Swollen Lymph Nodes and the COVID-19 Vaccine: What to Know

A vaccine reaction of enlarged lymph nodes is normal but can look suspicious on mammograms and other cancer screenings. An expert explains how to avoid unnecessary worry.

If you have received a COVID-19 vaccine, you may have experienced a reaction such as a sore arm, a headache or fatigue — normal signs that the body is mounting an immune response. But one immune reaction can end up causing unnecessary confusion and worry. After the COVID-19 vaccine rollout, radiologists began to note swollen lymph nodes in the armpit, or axilla, on the mammograms of some recently vaccinated women. Enlarged nodes also have been evident on chest CT scans to detect lung cancer and on other imaging tests.

Ordinarily, this finding can lead to the need for additional tests or even biopsies to make sure it’s not a sign of cancer. Swollen armpit nodes could mean that the body is reacting to cancer in the breast or that there are cancer cells from the breast that have spread to the lymph nodes, says Dr. Elise Desperito, chief of the Division of Breast Imaging at NewYork-Presbyterian/Columbia University Irving Medical Center.

Dr. Elise Desperito

Nevertheless, “Enlarged lymph nodes after the COVID vaccine are a normal response of the body,” says Dr. Desperito, who is also an assistant professor of radiology at Columbia University Vagelos College of Physicians and Surgeons. “They will enlarge temporarily and return to their normal size after several weeks.”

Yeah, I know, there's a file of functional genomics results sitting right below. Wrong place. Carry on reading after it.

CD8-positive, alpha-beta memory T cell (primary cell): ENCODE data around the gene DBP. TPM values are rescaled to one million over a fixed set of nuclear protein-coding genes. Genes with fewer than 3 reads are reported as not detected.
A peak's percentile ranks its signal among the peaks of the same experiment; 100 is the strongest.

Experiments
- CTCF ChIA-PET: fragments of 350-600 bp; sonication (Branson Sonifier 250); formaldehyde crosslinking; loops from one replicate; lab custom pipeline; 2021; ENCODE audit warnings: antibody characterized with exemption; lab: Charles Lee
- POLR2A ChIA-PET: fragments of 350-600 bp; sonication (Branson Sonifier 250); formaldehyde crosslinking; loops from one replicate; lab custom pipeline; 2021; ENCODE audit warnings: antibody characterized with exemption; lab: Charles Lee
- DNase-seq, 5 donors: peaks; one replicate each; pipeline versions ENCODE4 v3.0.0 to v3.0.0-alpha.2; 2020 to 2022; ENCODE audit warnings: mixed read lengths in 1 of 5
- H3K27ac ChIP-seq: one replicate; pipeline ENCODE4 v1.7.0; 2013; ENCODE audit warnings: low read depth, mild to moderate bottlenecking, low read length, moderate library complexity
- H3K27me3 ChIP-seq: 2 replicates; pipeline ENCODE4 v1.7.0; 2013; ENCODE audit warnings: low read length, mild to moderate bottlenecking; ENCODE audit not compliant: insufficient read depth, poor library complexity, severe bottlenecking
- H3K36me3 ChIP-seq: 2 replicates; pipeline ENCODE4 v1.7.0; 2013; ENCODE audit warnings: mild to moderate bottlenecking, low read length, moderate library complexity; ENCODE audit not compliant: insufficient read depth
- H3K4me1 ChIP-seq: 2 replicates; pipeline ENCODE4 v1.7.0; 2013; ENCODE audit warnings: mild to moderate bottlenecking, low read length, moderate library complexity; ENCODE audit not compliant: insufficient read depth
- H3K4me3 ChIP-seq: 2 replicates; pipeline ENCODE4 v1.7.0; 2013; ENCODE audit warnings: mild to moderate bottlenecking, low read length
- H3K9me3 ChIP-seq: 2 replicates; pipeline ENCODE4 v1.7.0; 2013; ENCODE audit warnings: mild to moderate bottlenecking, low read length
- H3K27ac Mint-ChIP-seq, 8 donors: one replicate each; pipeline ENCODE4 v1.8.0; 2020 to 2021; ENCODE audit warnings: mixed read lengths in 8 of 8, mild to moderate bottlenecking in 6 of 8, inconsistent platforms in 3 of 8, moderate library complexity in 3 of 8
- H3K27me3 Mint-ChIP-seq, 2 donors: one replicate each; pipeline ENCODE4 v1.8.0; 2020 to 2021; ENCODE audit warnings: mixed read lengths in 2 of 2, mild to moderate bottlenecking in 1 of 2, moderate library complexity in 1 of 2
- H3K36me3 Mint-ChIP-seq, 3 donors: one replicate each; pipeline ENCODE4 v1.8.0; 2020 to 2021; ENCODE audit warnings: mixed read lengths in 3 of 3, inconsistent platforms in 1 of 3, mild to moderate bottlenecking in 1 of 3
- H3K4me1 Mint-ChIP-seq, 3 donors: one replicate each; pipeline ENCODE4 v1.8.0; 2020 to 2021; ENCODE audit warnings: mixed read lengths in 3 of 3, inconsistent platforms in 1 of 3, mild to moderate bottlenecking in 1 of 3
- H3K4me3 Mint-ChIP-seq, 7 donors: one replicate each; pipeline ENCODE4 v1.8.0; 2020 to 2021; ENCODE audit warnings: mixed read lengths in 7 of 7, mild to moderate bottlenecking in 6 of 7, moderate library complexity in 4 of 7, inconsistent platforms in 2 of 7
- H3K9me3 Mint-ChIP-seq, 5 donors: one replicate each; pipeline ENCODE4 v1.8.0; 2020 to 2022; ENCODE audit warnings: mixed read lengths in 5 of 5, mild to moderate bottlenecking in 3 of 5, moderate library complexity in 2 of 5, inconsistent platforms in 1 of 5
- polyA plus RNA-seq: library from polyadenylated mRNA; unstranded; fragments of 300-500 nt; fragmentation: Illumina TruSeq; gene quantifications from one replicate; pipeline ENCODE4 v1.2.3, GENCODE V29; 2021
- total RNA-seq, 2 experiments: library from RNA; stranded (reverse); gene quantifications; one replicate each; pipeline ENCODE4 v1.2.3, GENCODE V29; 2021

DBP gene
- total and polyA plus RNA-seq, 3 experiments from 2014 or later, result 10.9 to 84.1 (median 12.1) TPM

Lymph nodes, small beanlike structures throughout the body, are an essential part of the immune system. “They contain lymphocytes, or white blood cells, which help fight infection and disease,” says Dr. Desperito.

The nodes tend to swell when they are reacting to a bacterial or viral infection. Because COVID-19 vaccines prompt an immune response, they can cause a similar reaction. The swollen glands typically appear on the side of the body where the vaccine was administered, such as the left armpit nodes in patients who have gotten the shot in their left arm.

It’s not uncommon for vaccines to cause swollen lymph nodes after vaccinations. This has occurred after other immunizations, such as the H1N1 influenza vaccine. “But with COVID, it’s happening on such a large scale that more people have experienced the reaction and a public conversation is needed,” says Dr. Desperito.

How can you make sure your cancer screenings don’t lead to an unnecessary cancer scare or tests? “Talking to your healthcare provider is the first, most important step,” says Dr. Desperito. She suggests the following measures:

1. Schedule Appointments Wisely

Right now, many people are trying to schedule both their COVID-19 vaccine and cancer screenings, particularly those wanting to catch up on routine tests they put off due to the pandemic. “We don’t want vaccination to be delayed, and we don’t want people’s cancer screenings to be delayed,” says Dr. Desperito.